rsz_void2Starting off with a bang the film opens with two people running from a farmhouse in terror one of whom is shot down and killed by two strangers who state that the other person “won’t get very far.” Said fleeing injured person runs out onto a road and encounters Sheriff Carter (Poole) who drives the guy to the nearest available hospital, which in turn is closing down after a fire gutted much of its basement and is surviving on a small skeleton crew of doctors and nurses including Carter’s wife Alison (Munroe) who has separated from him since the death of their child during birth. It’s not long before the hospital is under siege from mysterious hooded figures who are intent on not letting anyone escape from the hospital which comes under attack from all manner of messed up creatures. With tempers fraying between Carter and the two men from the start of the film who know more than the staff and become valuable allies, they soon start to realise that the hospital might be the basis for someone or something with a more darker purpose than they imagined.

rsz_void3Gillespie and Kostanski know how to kick off the film in the right way and they keep this energy up throughout the running time almost not letting go of the full throttle pace of the film. Managing to cram small bits of back story of the hospital and the characters, the film maintains its focus on the situation and is blessed with the perfect setting. PRECINCT 13 springs to mind in this aspect of the closing down hospital, a skeleton crew of mismatched individuals some of whom might be a threat, surrounded by a mostly silent enemy. However the extra level of tension is added in that what ever the hooded figures threatening the characters outside is also manifesting itself inside in a much more horrific way and its this concept that allows the true stars of the film to shine or rather spill its guts onto the screen, which is the effects. Both horrifying in an almost surrealist creation of disgust and innovative, the creature effects are superbly done and its a credit to the directors and the effects team to go along with the use of prosthetics. Its no surprise to know that the two directors have backgrounds in art and practical effects on some big budgeted films and that experience has allowed them to bring it to the full in their own picture.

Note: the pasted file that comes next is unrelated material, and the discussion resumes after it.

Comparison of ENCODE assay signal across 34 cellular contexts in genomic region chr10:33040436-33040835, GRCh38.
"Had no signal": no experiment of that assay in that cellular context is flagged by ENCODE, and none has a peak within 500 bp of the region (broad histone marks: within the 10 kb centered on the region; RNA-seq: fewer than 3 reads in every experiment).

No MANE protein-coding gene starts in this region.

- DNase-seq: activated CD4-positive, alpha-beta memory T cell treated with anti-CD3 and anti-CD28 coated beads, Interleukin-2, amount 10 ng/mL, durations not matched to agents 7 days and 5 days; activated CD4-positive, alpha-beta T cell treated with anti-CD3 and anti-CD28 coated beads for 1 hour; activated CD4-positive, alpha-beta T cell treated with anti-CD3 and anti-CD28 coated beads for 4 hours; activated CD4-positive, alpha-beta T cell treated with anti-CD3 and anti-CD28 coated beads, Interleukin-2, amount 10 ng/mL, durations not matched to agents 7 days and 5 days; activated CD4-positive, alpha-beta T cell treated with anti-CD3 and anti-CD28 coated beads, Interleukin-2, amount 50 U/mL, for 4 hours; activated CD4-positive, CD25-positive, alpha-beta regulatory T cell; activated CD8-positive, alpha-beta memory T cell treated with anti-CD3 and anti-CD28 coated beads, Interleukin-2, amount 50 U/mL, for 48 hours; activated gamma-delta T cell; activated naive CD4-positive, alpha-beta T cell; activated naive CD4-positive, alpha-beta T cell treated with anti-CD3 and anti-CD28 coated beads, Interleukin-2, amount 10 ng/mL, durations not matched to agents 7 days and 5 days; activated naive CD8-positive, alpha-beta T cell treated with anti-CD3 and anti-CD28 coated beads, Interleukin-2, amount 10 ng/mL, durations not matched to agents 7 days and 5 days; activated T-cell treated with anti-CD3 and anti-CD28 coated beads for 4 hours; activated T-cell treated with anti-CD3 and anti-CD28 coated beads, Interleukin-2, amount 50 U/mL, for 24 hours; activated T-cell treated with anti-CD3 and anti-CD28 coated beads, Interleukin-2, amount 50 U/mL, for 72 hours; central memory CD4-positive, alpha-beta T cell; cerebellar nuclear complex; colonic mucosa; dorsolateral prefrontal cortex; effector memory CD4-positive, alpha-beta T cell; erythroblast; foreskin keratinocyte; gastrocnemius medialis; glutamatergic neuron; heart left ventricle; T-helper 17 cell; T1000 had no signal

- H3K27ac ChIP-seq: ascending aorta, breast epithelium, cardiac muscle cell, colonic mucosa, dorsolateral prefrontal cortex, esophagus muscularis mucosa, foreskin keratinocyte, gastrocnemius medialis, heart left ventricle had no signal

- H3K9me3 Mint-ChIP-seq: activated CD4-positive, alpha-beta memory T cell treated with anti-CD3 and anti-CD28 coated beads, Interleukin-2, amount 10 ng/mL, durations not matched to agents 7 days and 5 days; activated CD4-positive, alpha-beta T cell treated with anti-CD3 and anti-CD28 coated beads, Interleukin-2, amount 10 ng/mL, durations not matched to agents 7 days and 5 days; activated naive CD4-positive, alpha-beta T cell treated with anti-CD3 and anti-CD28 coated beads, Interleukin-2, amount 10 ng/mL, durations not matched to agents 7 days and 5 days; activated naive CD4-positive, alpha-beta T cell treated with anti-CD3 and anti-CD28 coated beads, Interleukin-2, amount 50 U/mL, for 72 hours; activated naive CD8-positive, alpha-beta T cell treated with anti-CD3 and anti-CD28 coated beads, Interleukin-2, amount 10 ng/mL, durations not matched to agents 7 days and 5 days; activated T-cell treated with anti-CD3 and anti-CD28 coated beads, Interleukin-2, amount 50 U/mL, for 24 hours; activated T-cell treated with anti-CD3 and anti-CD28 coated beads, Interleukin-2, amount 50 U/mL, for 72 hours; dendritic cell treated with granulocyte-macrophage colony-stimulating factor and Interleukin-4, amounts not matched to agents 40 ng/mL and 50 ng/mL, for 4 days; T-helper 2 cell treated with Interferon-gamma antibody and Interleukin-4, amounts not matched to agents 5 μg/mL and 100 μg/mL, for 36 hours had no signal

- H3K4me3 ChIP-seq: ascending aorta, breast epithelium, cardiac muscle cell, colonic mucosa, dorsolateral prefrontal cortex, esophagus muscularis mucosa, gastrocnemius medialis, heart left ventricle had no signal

rsz_void4Whilst there are a few cracks in the story and at times background detail seems to be missed, the film runs at a decent pace to almost allow you to forgive some minor plot holes as it’s main focus is on the action and some impressive set pieces. The cast handle the proceedings well, managing to portray convincing normal small town people trapped in an unbelievable situation, particularly Kenneth Welsh as Dr Powell whose brief part leads to a more significant and deciding character that changes and significantly influences the second half of the story. Cult film fans will also recognise Art Hindle star of the 70’s version of INVASION OF THE BODY SNATCHERS and THE BROOD in a small role.

rsz_void5THE VOID is going to go down well with hardcore horror fans and it’s damn enjoyable. Admittedly you can spot the genre references through and through from Carpenter’s aforementioned classics mentioned before to HELLRAISER, with a splattering of THE BEYOND especially in the films final sequence as well. But as genre films go you cannot fault its ambition and drive and the directors have a love and an appreciation of the horror film. It will have any self respecting genre fan loving it’s use of traditional prosthetic effects and watching it with a huge smile on their face, since it has the hallmarks of a cult classic in the making.

8.5/10

Stake Land 2 (2016) Review

rsz_stake1STAKE LAND 2 (Dirs- Dan Berk, Robert Olsen, USA 2016)

Starring- Connor Paolo, Nick Damici, Laura Abramsen, A.C. Peterson, Steven Williams, Kristina Hughes, Bonnie Dennison

Out NOW on UK DVD from Kaleidoscope Home Entertainment

Jim Mickle’s STAKE LAND was a surprisingly effective flick back in 2010 as it at least tried to bring back the vampire into a more darker and gritty combination of post apocalyptic western and straight up serious horror. The film carried a bleak almost nihilistic world view in parts backed up with interesting and empathetic characters most notably Nick Damici’s vampire hunter Mister and the young lad he takes under his wing, Martin, played by Connor Paolo as they navigate the ravaged American landscape on their way to find New Eden in Canada, the last hope of a safe refuge.